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On Sunset

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In the tradition of The Hare with Amber Eyes and Running in the Family, a memoir of the author's upbringing by her grandparents in a fading mansion above Sunset Boulevard -- a childhood at once privileged and unusual, filled with the mementos and echoes of their impossibly exotic and peripatetic lives. Kathryn Harrison always understood that her family was beyond eccentric In the tradition of The Hare with Amber Eyes and Running in the Family, a memoir of the author's upbringing by her grandparents in a fading mansion above Sunset Boulevard -- a childhood at once privileged and unusual, filled with the mementos and echoes of their impossibly exotic and peripatetic lives. Kathryn Harrison always understood that her family was beyond eccentric -- they'd breached the bounds of the unconventional. She was largely raised by her grandparents in an outsized Tudor confection of a house on the periphery of Bel Air, which she thought of as "Sunset," her kingdom of the imagination, inhabited by the past and its numberless artifacts. True wandering Jews, her grandparents had arrived in Los Angeles in the forties after dramatic, globetrotting lives. Harry Jacobs had been a fur trapper in Alaska, a soldier in the trenches of the Great War, a traveling salesman in a Model T. Margaret Sassoon had lived a privileged life as a member of a Jewish merchant family in Shanghai, turning down offers of marriage from Russian princes exiled by the Revolution. Kathryn Harrison grew up in an almost mythical realm of their letters and artifacts and stories -- until declining finances forced to sell the house on Sunset in 1971, and night fell fast. On Sunset seeks to recover that childhood, that place, those lives -- and does so with piercing poignancy.


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In the tradition of The Hare with Amber Eyes and Running in the Family, a memoir of the author's upbringing by her grandparents in a fading mansion above Sunset Boulevard -- a childhood at once privileged and unusual, filled with the mementos and echoes of their impossibly exotic and peripatetic lives. Kathryn Harrison always understood that her family was beyond eccentric In the tradition of The Hare with Amber Eyes and Running in the Family, a memoir of the author's upbringing by her grandparents in a fading mansion above Sunset Boulevard -- a childhood at once privileged and unusual, filled with the mementos and echoes of their impossibly exotic and peripatetic lives. Kathryn Harrison always understood that her family was beyond eccentric -- they'd breached the bounds of the unconventional. She was largely raised by her grandparents in an outsized Tudor confection of a house on the periphery of Bel Air, which she thought of as "Sunset," her kingdom of the imagination, inhabited by the past and its numberless artifacts. True wandering Jews, her grandparents had arrived in Los Angeles in the forties after dramatic, globetrotting lives. Harry Jacobs had been a fur trapper in Alaska, a soldier in the trenches of the Great War, a traveling salesman in a Model T. Margaret Sassoon had lived a privileged life as a member of a Jewish merchant family in Shanghai, turning down offers of marriage from Russian princes exiled by the Revolution. Kathryn Harrison grew up in an almost mythical realm of their letters and artifacts and stories -- until declining finances forced to sell the house on Sunset in 1971, and night fell fast. On Sunset seeks to recover that childhood, that place, those lives -- and does so with piercing poignancy.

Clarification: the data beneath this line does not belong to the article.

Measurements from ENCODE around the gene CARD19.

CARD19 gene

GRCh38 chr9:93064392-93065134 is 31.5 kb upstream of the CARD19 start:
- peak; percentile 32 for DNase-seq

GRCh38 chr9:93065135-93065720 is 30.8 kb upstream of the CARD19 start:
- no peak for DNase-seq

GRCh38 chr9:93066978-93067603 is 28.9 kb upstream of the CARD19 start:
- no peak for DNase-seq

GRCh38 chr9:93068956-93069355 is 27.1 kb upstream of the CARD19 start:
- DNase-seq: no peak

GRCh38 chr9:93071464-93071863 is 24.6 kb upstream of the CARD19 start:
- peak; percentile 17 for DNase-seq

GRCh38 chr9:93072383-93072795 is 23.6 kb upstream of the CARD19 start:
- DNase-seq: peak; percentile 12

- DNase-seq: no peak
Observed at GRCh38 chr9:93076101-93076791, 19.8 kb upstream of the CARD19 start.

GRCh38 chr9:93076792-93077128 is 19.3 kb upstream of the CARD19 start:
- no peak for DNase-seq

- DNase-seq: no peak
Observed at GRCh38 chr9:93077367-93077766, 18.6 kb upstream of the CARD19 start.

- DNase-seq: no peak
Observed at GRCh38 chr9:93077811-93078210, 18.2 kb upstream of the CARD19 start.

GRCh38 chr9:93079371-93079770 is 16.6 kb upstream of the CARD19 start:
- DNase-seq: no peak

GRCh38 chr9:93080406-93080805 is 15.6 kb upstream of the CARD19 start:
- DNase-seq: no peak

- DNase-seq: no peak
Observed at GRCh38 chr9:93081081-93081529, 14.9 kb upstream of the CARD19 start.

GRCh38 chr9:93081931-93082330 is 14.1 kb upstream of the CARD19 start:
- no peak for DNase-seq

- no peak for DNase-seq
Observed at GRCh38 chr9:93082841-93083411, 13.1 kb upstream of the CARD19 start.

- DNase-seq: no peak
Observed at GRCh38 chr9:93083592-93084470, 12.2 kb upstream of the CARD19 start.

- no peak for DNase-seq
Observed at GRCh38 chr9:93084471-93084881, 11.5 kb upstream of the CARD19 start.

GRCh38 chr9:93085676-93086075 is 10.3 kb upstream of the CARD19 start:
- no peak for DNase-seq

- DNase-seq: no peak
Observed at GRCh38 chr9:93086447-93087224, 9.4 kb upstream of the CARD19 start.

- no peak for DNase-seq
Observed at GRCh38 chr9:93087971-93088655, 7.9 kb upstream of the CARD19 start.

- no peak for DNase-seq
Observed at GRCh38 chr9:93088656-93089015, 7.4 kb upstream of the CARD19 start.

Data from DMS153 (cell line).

59 review for On Sunset

  1. 4 out of 5

    Tanya Marquardt

    I devoured this book - it was such a pleasure to read about Harrison's childhood and loved the way she went back and forth between the lives of her grandmother and grandfather, whose lives traversed across histories and continents to meet in LA and eventually raise Harrison. We see Kathryn as a child, wondering at her grandparent's lives the way one might wonder at fairy tales. Pictures of their lives and their families are sprinkled throughout the book, and this helps to place them in relations I devoured this book - it was such a pleasure to read about Harrison's childhood and loved the way she went back and forth between the lives of her grandmother and grandfather, whose lives traversed across histories and continents to meet in LA and eventually raise Harrison. We see Kathryn as a child, wondering at her grandparent's lives the way one might wonder at fairy tales. Pictures of their lives and their families are sprinkled throughout the book, and this helps to place them in relationship to historical events as well as to class and sexuality. A snapshot of a bygone time, in all its pleasures and adventures as well as the repression and erasure of culture that came with British colonization. We keep seeing the young Kathryn trying to locate herself in relationship to the stories she hears, stories that live in her and create the writer that she becomes.